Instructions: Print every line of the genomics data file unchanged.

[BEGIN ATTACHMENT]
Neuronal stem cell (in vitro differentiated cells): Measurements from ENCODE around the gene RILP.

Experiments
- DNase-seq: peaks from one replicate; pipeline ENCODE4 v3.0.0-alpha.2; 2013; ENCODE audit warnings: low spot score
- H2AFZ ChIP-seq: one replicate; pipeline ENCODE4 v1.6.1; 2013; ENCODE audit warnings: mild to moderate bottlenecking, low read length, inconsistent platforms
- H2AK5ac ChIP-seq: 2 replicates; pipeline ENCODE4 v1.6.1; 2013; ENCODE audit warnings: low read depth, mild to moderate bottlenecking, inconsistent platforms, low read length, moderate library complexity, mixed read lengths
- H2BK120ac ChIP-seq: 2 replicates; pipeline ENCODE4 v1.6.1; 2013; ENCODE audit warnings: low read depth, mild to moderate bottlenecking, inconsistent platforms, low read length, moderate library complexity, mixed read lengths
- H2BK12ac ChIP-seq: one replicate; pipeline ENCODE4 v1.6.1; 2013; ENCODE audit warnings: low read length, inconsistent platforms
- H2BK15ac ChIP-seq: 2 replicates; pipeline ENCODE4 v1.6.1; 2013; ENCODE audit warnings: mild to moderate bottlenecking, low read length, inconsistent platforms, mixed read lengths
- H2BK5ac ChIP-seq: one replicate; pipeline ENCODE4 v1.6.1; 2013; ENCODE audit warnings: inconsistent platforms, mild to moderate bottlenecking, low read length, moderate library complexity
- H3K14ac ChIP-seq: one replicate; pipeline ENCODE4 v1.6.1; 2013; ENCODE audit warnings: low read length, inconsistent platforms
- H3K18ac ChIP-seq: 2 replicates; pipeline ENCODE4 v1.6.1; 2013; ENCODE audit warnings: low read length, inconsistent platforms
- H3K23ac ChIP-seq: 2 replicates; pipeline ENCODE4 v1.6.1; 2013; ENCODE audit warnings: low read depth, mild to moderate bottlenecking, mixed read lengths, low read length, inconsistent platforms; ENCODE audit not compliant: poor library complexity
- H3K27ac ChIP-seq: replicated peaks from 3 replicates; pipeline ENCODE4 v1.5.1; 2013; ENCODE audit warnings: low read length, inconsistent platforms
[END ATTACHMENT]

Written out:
Neuronal stem cell (in vitro differentiated cells): Measurements from ENCODE around the gene RILP.

Experiments
- DNase-seq: peaks from one replicate; pipeline ENCODE4 v3.0.0-alpha.2; 2013; ENCODE audit warnings: low spot score
- H2AFZ ChIP-seq: one replicate; pipeline ENCODE4 v1.6.1; 2013; ENCODE audit warnings: mild to moderate bottlenecking, low read length, inconsistent platforms
- H2AK5ac ChIP-seq: 2 replicates; pipeline ENCODE4 v1.6.1; 2013; ENCODE audit warnings: low read depth, mild to moderate bottlenecking, inconsistent platforms, low read length, moderate library complexity, mixed read lengths
- H2BK120ac ChIP-seq: 2 replicates; pipeline ENCODE4 v1.6.1; 2013; ENCODE audit warnings: low read depth, mild to moderate bottlenecking, inconsistent platforms, low read length, moderate library complexity, mixed read lengths
- H2BK12ac ChIP-seq: one replicate; pipeline ENCODE4 v1.6.1; 2013; ENCODE audit warnings: low read length, inconsistent platforms
- H2BK15ac ChIP-seq: 2 replicates; pipeline ENCODE4 v1.6.1; 2013; ENCODE audit warnings: mild to moderate bottlenecking, low read length, inconsistent platforms, mixed read lengths
- H2BK5ac ChIP-seq: one replicate; pipeline ENCODE4 v1.6.1; 2013; ENCODE audit warnings: inconsistent platforms, mild to moderate bottlenecking, low read length, moderate library complexity
- H3K14ac ChIP-seq: one replicate; pipeline ENCODE4 v1.6.1; 2013; ENCODE audit warnings: low read length, inconsistent platforms
- H3K18ac ChIP-seq: 2 replicates; pipeline ENCODE4 v1.6.1; 2013; ENCODE audit warnings: low read length, inconsistent platforms
- H3K23ac ChIP-seq: 2 replicates; pipeline ENCODE4 v1.6.1; 2013; ENCODE audit warnings: low read depth, mild to moderate bottlenecking, mixed read lengths, low read length, inconsistent platforms; ENCODE audit not compliant: poor library complexity
- H3K27ac ChIP-seq: replicated peaks from 3 replicates; pipeline ENCODE4 v1.5.1; 2013; ENCODE audit warnings: low read length, inconsistent platforms